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Dropshard Anywhere But Home album cover
3.62 | 34 ratings | 7 reviews | 26% 5 stars

Excellent addition to any
prog rock music collection

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Studio Album, released in 2011

Songs / Tracks Listing

1. Look Ahead (1.23)
2. Anywhere But Home (6.23)
3. Images of Mind (6.00)
4. A Cold Morning (4.19)
5. Again (1.09)
6. Changing Colours (8.17)
7. A New Beginning (5.06)
8. Look Behind (1.24)

Total Time: 34:01

Bonus track:
9. Freedom Supermarket (4.28)

Line-up / Musicians

- Enrico Scanu / lead vocals, acoustic guitar, flute
- Sebastiano Benatti / guitar, backing vocals
- Alex Stucchi / bass, backing vocals
- Tommaso Mangione / drums and percussion
- Tommaso Selleri / keyboards

Releases information

CD Sonic Vista Music SVRCD017 (2011 UK)

Thanks to bonnek for the addition
and to The Bearded Bard for the last updates
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DROPSHARD Anywhere But Home ratings distribution

(34 ratings)
Essential: a masterpiece of progressive rock music(26%)
Excellent addition to any prog rock music collection(50%)
Good, but non-essential (18%)
Collectors/fans only (3%)
Poor. Only for completionists (3%)

DROPSHARD Anywhere But Home reviews

Showing all collaborators reviews and last reviews preview | Show all reviews/ratings

Collaborators/Experts Reviews

Review by J-Man
4 stars Italy is a country that's always had a pretty strong prog metal scene, and Dropshard is now the latest addition to that list. Taking influences from the traditional American school of progressive metal and then adding plenty of influences from neo-prog and atmospheric rock, this band has definitely gotten off on the right foot with Anywhere But Home. The band was formed in 2007 and completed two demos before releasing their debut full-length, Anywhere But Home, in 2011. This is a strikingly mature and beautiful work of art that can be looked at as one of the best progressive rock/metal debuts in recent memory. People who enjoy progressive metal with touches of ambient and a neo-prog flavor will definitely want to check out this top-notch band. This album took a few listens to really "grab" me, but it was certainly worth every single one.

Anywhere But Home is an album that doesn't seem too original on the surface, but, in reality, Dropshard's sound is quite unique. Taking the atmosphere of Marillion's masterpiece that was Brave and seamlessly blending it with the sound of progressive metal legends like Dream Theater and Pain of Salvation, Dropshard has successfully created an album that significantly distances itself from the seas of Dream Theater clones. The music itself is highly enjoyable, and filled with memorable compositions, instrumental prowess, and beautiful harmonized vocals. Picking a highlight is difficult since the album (aside from the final bonus track) forms a conceptual story that feels more like one piece than 8 separate tracks. In terms of musicianship, I especially have to give a nod to Enrico Scanu for the terrific vocals. The atmospheric keyboards from Marco Zago are also impressive; his playing style can often be compared to Mark Kelly (of Marillion fame). The guitar playing from Sebastiano Benatti is pretty diverse - he can transition from metal riffs to Gilmour-influenced solos in the blink of an eye. The rhythm section isn't too shabby either; the bass playing from Alex Stucchi drives the band perfectly, and Tommaso Mangione's complex and refined drumming is also noteworthy. Overall, this band sounds professional and experienced. It's almost hard to believe that they're so young, and that this is only their debut album.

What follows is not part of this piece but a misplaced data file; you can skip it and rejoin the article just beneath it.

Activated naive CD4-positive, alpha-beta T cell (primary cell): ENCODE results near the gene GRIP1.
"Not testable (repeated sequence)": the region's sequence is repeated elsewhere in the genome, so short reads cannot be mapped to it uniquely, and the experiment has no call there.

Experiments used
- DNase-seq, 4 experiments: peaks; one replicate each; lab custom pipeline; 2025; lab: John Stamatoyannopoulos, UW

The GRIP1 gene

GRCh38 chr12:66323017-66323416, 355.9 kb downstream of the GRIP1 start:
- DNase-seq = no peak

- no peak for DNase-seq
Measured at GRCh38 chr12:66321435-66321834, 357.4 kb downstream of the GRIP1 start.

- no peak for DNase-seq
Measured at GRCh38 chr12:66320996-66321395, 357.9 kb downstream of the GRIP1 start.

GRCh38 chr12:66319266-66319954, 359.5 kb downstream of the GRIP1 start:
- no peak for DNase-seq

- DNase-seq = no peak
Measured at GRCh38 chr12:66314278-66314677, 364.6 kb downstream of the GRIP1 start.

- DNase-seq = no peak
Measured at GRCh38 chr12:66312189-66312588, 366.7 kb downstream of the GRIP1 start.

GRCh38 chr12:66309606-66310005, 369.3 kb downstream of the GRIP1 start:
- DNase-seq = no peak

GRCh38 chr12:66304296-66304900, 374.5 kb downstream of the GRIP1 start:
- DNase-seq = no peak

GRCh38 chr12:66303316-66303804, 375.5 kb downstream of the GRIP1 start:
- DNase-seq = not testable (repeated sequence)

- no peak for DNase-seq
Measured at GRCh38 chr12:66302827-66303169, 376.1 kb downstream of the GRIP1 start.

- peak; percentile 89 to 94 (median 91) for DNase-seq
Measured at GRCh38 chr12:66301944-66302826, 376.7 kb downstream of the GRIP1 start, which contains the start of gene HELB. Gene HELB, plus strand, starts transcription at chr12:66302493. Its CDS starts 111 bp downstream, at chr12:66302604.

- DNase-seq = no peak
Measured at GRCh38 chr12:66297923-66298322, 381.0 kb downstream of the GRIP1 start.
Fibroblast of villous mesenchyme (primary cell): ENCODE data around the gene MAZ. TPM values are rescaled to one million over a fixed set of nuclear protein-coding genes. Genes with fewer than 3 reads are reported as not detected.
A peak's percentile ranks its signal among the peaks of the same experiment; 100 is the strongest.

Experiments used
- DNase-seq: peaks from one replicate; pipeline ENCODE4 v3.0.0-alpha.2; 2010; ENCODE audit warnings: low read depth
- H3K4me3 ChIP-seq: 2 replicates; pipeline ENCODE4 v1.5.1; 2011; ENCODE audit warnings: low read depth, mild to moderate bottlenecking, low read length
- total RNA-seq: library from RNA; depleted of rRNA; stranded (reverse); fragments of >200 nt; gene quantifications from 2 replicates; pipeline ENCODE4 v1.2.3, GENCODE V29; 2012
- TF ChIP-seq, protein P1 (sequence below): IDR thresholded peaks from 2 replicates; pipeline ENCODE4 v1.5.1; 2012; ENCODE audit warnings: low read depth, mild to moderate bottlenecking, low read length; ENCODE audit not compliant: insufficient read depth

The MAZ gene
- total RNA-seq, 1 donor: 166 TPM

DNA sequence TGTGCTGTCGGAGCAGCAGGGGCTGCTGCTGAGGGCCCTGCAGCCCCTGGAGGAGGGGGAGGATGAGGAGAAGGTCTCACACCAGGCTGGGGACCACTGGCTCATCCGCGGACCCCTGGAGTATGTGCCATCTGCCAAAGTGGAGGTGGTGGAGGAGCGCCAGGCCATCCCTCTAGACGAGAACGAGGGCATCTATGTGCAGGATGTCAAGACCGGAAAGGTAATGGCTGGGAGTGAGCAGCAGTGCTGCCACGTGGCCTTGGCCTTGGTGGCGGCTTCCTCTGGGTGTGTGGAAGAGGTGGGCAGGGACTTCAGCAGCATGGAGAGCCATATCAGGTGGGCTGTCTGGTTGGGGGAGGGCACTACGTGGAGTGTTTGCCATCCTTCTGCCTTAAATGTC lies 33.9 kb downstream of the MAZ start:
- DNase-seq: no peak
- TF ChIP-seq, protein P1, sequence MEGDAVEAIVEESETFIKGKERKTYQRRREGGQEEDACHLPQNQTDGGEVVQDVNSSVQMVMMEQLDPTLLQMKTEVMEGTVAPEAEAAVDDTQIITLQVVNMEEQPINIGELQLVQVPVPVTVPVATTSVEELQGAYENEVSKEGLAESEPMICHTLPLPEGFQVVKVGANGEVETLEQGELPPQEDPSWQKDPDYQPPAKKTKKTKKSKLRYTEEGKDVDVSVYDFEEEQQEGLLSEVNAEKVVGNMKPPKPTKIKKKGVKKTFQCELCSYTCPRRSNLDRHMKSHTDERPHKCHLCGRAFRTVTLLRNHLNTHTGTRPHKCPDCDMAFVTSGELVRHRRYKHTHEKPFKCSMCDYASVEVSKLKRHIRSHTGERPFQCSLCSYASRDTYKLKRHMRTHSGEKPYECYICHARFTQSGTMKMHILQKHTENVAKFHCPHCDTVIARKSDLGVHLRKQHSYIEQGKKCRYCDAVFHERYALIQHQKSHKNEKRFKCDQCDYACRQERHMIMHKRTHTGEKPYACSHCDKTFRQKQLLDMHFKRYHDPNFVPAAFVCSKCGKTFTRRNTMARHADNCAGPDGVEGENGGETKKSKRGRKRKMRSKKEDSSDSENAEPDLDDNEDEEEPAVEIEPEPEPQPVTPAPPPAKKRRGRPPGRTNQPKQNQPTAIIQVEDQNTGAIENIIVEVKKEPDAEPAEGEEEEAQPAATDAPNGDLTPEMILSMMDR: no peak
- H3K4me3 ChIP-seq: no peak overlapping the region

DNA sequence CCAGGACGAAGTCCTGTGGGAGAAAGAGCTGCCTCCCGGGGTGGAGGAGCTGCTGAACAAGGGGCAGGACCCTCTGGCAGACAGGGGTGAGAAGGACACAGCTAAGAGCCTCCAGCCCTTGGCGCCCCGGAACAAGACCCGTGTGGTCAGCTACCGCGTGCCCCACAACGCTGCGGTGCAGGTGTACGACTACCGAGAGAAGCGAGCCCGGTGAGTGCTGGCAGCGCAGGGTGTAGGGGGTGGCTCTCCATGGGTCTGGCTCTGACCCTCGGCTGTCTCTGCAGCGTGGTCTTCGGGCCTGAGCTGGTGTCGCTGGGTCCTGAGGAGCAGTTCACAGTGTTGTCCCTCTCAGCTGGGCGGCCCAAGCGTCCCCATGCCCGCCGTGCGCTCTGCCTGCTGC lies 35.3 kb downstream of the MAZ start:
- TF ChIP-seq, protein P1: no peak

The production is also very professional, while maintaining a raw and clean sound throughout. This is the perfect sound for virtually any progressive rock/metal album.

Anywhere But Home really took me by surprise. Every now and again an obscure modern group will pop up on your radar that really has something special; Dropshard fits this description like a glove. Although I'm confident they will improve even more as time passes by, this is certainly a far-above-average album well deserving of 4 shiny stars. People who enjoy bands like Marilion and Pain of Salvation should definitely give this promising Italian act a spin - you won't regret it.

Review by Rivertree
SPECIAL COLLABORATOR Honorary Collaborator / Band Submissions
4 stars DROPSHARD attracted my attention due to an interesting mix of (prog) styles in general. And indeed ... although labeled as a heavy rock respectively prog metal band, in my opinion they often come close to Mirek Gil's Believe project in style. This means, when listening to their debut, you'll stumble upon powerful impressions with heavy guitar riffs as well as many sections built-up by more charming melodic elements. No matter what happens ... Enrico Scanu's vocals are convincing in any case.